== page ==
Our effective tax rate may vary significantly from period to period, and we could owe significant taxes even during periods when we experience low operating profit or operating losses.

We have negotiated tax incentives with the Singapore Economic Development Board, an agency of the Government of Singapore, which have been approved by Singapore’s Ministry of Finance and Ministry of Trade and Industry. Under the incentives, a portion of the income we earn in Singapore during these ten to fifteen year incentive periods is subject to reduced rates of Singapore income tax. Some incentive tax rates could begin to expire beginning in fiscal year 2011 if certain requirements are not met. The Singapore corporate income tax rate that would apply, absent the incentives, is 18% for both fiscal years 2008 and 2007. Without these incentives, our income taxes would have been higher by $4 million or $0.07 per share (diluted) and $18 million or $0.30 per share (diluted) in fiscal years 2008 and 2007, respectively. In order to receive the benefit of the incentives, we must develop and maintain in Singapore certain functions such as procurement, financial services, order management, credit and collections, spare parts depot and distribution center, a refurbishment center and regional activities like an application development center. In addition to these qualifying activities, we must hire specified numbers of employees and maintain minimum levels of investment in Singapore. We have from two to nine years to phase-in the qualifying activities and to hire the specified numbers of employees. If we do not fulfill these conditions for any reason, our incentive could lapse, our income in Singapore would be subject to taxation at higher rates, and our overall effective tax rate could be between ten to twenty percentage points higher than would have been the case had we maintained the benefit of the incentives.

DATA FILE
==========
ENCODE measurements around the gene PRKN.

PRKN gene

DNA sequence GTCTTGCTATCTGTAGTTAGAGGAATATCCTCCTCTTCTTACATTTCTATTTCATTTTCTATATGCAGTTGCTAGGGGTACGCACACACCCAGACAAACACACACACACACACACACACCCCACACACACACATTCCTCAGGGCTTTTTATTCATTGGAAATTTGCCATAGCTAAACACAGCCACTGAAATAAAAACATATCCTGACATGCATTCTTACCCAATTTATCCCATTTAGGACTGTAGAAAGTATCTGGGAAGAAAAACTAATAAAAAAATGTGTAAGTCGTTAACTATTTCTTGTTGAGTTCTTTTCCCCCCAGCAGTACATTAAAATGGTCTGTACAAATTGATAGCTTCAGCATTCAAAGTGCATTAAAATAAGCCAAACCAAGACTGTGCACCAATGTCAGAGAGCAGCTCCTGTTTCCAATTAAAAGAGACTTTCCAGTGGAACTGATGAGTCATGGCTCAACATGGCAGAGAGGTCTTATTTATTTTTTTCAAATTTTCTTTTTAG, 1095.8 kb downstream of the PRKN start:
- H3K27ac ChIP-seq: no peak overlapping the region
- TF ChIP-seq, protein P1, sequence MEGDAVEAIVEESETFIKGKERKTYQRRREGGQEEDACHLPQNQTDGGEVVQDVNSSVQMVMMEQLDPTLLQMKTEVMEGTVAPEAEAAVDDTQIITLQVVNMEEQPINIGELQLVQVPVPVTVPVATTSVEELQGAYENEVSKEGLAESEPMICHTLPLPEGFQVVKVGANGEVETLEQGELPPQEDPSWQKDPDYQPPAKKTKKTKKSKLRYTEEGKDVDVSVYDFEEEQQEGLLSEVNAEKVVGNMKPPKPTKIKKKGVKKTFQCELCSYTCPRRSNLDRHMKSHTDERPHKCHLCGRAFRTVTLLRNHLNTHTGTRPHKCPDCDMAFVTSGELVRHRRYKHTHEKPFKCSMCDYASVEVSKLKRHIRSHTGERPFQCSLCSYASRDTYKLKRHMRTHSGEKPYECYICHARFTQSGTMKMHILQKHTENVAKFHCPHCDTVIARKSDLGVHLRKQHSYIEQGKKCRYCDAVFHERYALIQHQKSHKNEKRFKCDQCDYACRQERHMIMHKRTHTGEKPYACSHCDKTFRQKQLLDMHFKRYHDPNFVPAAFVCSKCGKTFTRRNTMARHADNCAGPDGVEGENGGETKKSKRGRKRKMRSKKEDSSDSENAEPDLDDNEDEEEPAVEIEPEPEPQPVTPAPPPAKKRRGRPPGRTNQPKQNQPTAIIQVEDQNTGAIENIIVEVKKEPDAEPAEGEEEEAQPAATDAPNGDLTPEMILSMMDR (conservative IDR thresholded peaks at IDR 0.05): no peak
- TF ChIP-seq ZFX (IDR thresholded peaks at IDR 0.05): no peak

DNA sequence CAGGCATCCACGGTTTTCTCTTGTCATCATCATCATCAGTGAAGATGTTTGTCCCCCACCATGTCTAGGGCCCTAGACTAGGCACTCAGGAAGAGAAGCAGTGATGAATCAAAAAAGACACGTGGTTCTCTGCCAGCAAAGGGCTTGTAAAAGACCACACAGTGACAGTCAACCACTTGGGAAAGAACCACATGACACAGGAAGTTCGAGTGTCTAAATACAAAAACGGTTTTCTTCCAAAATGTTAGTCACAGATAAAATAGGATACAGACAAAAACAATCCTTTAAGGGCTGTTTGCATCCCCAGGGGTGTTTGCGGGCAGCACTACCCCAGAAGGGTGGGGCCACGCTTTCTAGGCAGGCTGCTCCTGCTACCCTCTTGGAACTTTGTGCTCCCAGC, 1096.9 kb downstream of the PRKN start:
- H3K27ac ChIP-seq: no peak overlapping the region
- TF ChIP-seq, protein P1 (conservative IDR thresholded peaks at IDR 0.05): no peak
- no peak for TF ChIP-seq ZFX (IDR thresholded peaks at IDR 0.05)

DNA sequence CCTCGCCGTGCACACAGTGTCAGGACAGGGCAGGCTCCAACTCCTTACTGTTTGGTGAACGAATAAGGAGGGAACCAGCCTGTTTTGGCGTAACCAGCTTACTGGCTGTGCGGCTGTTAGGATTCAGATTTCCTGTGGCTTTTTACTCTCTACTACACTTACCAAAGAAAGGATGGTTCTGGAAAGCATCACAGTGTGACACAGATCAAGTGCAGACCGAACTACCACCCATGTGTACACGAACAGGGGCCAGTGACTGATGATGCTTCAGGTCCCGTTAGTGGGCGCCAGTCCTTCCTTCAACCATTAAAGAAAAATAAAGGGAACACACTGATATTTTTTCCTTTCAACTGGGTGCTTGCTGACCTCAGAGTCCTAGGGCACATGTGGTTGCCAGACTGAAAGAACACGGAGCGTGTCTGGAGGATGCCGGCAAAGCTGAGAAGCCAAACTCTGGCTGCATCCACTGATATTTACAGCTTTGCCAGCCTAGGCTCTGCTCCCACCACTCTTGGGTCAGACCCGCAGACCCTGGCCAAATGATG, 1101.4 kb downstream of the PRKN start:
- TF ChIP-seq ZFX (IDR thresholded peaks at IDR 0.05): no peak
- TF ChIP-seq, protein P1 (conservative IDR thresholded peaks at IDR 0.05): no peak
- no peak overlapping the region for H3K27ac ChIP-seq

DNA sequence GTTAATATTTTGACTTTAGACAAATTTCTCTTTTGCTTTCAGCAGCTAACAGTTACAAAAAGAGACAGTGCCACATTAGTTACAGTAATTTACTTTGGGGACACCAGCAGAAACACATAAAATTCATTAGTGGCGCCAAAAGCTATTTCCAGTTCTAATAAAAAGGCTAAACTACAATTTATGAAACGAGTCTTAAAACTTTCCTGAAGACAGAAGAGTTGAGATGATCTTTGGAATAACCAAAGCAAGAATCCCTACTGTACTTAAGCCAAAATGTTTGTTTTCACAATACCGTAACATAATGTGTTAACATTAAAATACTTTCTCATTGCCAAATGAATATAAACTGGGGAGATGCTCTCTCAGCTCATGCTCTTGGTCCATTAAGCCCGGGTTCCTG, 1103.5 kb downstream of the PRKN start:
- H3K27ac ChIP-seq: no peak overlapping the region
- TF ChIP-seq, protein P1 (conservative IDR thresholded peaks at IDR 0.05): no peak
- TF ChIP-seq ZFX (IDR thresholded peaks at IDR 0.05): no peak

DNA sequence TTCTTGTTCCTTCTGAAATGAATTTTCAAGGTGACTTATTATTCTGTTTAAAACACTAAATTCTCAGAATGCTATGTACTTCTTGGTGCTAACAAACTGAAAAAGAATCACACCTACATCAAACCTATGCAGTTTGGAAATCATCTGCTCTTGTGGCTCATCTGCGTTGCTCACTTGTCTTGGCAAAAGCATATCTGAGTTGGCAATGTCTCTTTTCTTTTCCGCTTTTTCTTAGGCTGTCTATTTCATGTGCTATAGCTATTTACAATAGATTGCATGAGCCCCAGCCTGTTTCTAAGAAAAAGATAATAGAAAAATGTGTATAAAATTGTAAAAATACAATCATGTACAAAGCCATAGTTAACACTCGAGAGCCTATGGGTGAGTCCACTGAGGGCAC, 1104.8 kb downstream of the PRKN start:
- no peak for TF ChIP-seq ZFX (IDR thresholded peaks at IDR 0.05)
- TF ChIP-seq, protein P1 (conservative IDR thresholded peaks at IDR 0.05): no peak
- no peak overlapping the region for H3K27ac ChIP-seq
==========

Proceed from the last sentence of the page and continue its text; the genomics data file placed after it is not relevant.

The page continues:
In addition, our effective tax rate may vary significantly from period to period because, for example, we may owe significant taxes in jurisdictions other than Singapore during periods when we are profitable in those jurisdictions even though we may be experiencing low operating profit or operating losses on a consolidated basis. Our effective tax rate varies based on a variety of factors, including overall profitability, the geographical mix of income before taxes and the related tax rates in the jurisdictions where we operate, as well as discrete events, such as settlements of future audits. Certain combinations of these factors could cause us to owe significant taxes even during periods when we experience low income before taxes or loss before taxes.

This excerpt taken from the VRGY 10-Q filed Sep 5, 2008.